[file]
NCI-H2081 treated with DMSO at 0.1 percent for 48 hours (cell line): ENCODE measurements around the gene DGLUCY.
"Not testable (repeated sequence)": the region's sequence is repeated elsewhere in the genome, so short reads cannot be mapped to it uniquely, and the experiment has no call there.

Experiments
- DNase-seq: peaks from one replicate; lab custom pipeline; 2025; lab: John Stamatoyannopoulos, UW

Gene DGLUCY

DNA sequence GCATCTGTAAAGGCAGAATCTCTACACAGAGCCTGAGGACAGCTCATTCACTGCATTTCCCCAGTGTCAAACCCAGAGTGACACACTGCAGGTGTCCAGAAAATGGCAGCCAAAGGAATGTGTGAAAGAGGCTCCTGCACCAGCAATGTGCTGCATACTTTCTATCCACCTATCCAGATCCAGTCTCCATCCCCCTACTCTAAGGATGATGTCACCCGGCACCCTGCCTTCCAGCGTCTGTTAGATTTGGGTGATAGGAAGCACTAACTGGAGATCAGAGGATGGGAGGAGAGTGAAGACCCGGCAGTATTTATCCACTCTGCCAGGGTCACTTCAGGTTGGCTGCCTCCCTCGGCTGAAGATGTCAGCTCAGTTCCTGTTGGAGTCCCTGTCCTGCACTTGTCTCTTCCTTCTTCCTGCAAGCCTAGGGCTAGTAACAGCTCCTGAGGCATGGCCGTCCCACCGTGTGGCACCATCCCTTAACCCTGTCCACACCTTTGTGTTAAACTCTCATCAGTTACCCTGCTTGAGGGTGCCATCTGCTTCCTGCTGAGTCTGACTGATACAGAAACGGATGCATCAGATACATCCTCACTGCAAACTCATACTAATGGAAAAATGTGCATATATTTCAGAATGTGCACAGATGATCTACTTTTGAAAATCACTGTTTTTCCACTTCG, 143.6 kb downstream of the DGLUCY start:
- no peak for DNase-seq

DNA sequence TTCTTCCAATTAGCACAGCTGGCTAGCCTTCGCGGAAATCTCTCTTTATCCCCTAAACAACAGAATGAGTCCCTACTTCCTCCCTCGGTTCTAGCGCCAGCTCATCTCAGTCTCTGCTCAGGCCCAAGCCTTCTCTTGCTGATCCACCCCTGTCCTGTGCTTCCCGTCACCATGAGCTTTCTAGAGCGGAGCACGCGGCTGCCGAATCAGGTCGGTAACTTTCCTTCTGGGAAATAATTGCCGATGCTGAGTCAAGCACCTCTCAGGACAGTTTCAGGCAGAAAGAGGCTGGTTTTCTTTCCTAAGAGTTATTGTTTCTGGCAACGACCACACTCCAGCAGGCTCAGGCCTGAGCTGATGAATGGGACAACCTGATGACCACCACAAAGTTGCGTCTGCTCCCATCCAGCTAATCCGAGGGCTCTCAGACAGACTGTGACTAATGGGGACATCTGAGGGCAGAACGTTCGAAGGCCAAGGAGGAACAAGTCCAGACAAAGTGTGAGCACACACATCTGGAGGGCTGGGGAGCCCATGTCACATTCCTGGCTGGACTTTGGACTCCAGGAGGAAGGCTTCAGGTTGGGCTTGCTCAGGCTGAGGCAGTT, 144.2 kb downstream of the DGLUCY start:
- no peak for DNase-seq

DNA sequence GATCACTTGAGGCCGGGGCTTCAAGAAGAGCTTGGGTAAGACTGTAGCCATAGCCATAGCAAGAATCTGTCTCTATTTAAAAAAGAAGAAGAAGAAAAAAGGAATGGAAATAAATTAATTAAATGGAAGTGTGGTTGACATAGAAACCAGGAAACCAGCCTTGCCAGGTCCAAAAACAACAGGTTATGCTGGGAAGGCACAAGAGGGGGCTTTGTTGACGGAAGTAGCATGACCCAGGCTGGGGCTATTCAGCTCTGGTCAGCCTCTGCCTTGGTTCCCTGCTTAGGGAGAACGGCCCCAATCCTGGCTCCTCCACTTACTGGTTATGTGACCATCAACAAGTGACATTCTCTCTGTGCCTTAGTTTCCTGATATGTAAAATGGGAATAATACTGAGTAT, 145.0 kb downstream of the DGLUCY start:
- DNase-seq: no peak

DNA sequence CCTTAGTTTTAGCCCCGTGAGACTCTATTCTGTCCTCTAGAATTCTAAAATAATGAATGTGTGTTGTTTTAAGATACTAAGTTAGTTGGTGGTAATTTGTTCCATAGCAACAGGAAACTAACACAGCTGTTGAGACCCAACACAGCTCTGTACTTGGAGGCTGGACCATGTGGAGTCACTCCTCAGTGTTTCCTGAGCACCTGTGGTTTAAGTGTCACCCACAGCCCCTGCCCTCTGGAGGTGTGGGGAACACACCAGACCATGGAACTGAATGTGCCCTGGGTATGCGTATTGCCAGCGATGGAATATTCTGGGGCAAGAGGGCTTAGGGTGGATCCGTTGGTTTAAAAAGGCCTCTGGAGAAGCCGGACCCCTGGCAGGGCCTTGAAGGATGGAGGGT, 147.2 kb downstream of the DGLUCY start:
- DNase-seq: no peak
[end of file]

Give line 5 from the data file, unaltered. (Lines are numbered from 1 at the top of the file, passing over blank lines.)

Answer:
Gene DGLUCY